Articles Posted in Tax Implications

Is Investing Homestead Sale Proceeds Okay?

Florida Constitution provides protection from forced sale to homestead property from most creditors. Art. X, § 4, Fla. Const. The protection covers not only the physical homestead property but also the proceeds from the sale of the homestead, provided the proceeds are reinvested in another homestead property. In a scenario where you invest the homestead sale money in securities and then buy another homestead with it, does the money retain homestead protection?

The Florida Supreme Court answered this question in the affirmative in a recent 2016 decision JBK Assocs. v. Sill Bros., 191 So. 3d 879 (Fla. 2016). In that case, JBK Associates, Inc. (“JBK”) obtained a final judgment against Mr. Sill for $740,487.22.  Mr. Sill had consequently opened a brokerage account with Wels Fargo and deposited the sale proceeds from the marital home of Mr. Sill and his ex-wife. The account was titled “FL Homestead Account” and was split into three sub-accounts, one containing cash and two containing mutual funds and unit investment trusts.

Florida: A Safe Haven for Surviving Spouses in Probate

          Marriage is one of the most sacred and respected institutions in our society.  Both state and federal governments provide benefits to encourage marriage with beneficial incentives. Florida provides several benefits for surviving spouses as illustrated in Florida’s Constitution and Probate Code. This article reviews some of those benefits but is not an exhaustive list.

First, surviving spouses receive protection under Florida’s Homestead Exemption.  The Florida Constitution prohibits a decedent from freely devising his or her homestead, when the decedent is survived by a spouse or minor child. Art. X, § 4 (c), Fla. Const.  However, the decedent can devise a homestead to his surviving spouse if there is no minor child. § 732.4015 (1), Fla. Stat. (2010).  If a decedent tries to devise a homestead to someone other than a surviving spouse or minor child under a will, then the homestead property will be transferred to the decedent’s surviving spouse and the decedent’s descendants, with the surviving spouse receiving a life estate in the homestead and the descendants receiving a remainder, per stirpes at the decedent’s death.§ 732.401 (1), Fla. Stat. (2012).  Alternatively, “the surviving spouse may elect to take an undivided one-half interest in the homestead as a tenant in common, with the remaining undivided one-half interest vesting in the decedent’s descendants in being at the time of the decedent’s death, per stirpes.”  § 732.401 (2), Fla. Stat. (2012).  To receive the homestead exemption, “an individual must have an ownership interest in a residence that gives the individual the right to use and occupy it as his or her place of abode.”  In re Alexander, 346 B.R. 546, 551 (Bankr. M.D. Fla. 2006).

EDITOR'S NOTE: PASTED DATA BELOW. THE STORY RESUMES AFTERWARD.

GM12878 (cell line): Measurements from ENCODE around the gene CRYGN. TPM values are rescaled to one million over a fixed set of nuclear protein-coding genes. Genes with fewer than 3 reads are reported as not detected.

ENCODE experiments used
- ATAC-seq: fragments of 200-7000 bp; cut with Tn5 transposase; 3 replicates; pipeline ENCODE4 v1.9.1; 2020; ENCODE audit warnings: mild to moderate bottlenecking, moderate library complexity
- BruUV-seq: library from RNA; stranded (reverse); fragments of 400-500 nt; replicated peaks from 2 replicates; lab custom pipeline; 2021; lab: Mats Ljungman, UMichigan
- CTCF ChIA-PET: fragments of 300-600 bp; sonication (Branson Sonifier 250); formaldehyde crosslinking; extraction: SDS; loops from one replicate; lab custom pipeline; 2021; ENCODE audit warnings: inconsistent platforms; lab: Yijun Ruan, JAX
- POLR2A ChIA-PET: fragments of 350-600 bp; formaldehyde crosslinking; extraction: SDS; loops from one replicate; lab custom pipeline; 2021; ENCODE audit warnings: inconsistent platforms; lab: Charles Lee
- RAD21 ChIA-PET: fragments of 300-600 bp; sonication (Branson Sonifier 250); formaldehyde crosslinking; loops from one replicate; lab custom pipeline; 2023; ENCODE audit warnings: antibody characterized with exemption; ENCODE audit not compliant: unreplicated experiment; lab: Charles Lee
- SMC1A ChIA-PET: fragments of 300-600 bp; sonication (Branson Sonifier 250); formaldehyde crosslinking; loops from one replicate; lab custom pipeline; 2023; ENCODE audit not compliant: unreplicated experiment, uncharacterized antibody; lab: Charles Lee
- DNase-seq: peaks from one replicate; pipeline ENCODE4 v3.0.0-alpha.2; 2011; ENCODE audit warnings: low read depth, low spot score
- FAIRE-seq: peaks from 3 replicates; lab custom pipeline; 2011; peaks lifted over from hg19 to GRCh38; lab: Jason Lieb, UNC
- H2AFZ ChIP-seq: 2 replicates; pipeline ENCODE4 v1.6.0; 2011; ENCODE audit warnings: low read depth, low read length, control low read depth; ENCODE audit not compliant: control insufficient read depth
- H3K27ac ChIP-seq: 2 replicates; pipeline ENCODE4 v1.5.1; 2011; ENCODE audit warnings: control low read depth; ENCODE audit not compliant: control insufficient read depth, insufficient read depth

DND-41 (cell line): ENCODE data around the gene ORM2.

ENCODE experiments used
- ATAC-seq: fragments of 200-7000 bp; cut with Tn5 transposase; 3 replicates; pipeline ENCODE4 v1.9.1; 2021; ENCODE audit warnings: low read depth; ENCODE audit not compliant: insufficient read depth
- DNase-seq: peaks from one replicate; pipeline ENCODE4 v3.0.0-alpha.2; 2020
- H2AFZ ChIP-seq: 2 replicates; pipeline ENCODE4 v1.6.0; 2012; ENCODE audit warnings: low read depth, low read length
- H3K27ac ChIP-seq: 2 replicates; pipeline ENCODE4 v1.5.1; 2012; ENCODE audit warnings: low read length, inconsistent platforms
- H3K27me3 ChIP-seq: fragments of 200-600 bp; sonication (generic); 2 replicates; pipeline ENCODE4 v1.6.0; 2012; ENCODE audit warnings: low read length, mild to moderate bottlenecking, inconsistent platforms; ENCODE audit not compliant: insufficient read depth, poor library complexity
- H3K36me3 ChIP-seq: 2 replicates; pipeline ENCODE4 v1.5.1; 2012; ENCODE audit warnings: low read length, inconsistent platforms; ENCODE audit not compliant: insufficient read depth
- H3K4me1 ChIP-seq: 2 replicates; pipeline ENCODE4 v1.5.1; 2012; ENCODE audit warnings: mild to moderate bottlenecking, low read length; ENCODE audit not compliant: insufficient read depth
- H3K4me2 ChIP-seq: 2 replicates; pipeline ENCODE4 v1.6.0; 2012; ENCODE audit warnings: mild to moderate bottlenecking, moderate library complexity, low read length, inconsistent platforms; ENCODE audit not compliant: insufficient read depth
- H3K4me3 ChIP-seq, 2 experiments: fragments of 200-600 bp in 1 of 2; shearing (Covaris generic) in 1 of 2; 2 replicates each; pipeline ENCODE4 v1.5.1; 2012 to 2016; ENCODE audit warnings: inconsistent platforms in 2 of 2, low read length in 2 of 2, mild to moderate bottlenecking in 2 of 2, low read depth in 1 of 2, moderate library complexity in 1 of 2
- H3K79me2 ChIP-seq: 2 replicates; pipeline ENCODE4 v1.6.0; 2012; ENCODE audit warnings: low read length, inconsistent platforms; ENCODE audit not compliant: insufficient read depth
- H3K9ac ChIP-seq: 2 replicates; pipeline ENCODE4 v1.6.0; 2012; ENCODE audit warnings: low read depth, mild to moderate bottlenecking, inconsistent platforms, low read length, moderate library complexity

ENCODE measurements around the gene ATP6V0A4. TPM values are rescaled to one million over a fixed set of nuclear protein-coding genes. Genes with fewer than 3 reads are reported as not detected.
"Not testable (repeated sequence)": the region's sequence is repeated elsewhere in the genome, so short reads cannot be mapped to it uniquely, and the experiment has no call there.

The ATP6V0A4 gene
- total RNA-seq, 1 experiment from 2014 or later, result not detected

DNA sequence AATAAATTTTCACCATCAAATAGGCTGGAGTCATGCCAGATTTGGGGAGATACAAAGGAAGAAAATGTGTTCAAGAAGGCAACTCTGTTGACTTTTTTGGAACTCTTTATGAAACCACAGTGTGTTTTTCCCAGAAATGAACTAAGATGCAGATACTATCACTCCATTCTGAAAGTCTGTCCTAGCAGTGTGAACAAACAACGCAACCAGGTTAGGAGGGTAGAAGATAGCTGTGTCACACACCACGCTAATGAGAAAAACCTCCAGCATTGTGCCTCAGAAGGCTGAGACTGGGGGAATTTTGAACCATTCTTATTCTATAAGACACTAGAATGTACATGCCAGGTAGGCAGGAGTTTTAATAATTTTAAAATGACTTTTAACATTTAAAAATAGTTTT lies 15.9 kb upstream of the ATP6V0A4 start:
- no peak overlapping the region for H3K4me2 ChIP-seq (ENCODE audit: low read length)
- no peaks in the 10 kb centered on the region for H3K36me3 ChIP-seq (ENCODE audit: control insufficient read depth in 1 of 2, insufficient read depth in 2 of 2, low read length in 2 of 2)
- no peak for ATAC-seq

FIRPTA: Increased Withholding and Other Changes

Most professionals have familiarity with the Foreign Investment in Real Property Tax Act (“FIRPTA”), especially those that have foreign clients investing in U.S. real estate. On December 18, 2015, the President signed into law the Protecting Americans from Tax Hikes Act of 2015 (“PATH Act”).  The PATH Act significantly alters FIRPTA withholding for foreign persons disposing of investments in U.S. real estate.  Realtors, accountants, closing agents and title companies need to familiarize themselves with the changes.

The PATH Act increases the FIRPTA withholding rate from 10 percent to 15 percent on certain dispositions and distributions of United States Real Property Interests (“USRPIs”).[1]  Similarly, the withholding rate for the transfer of a partnership interest or the beneficial interest in a trust or estate has been increased from 10 percent to 15 percent.[2]  The new withholding rate applies to all such dispositions that take place after February 16, 2016.[3]  However, the new FIRPTA rules allow for a 10 percent withholding rate where the amount realized on the disposition of property being used as a residence is between $300,000.00[4] and $1 million.[5]  In other words, if a foreign person sells his or her personal residence for $999,000.00 the amount to be withheld shall be $99,900.00.  However, if the foreign person sells his or her personal residence for $1,000,100.00, the amount to be withheld on the sale shall be $150,015.00.  The amount withheld is offset by the gain on the disposition of the USRPI and is refundable to the extent the amount withheld exceeds the underlying tax liability.[6]  The increased FIRPTA withholding rate is not an actual increase in tax, but a means of ensuring compliance with U.S. tax law.  An exemption found in the old rule remains in place, providing that a foreign person is not subject to FIRPTA withholding where the property sold is used as a residence and the amount realized does not exceed $300,000.00.[7]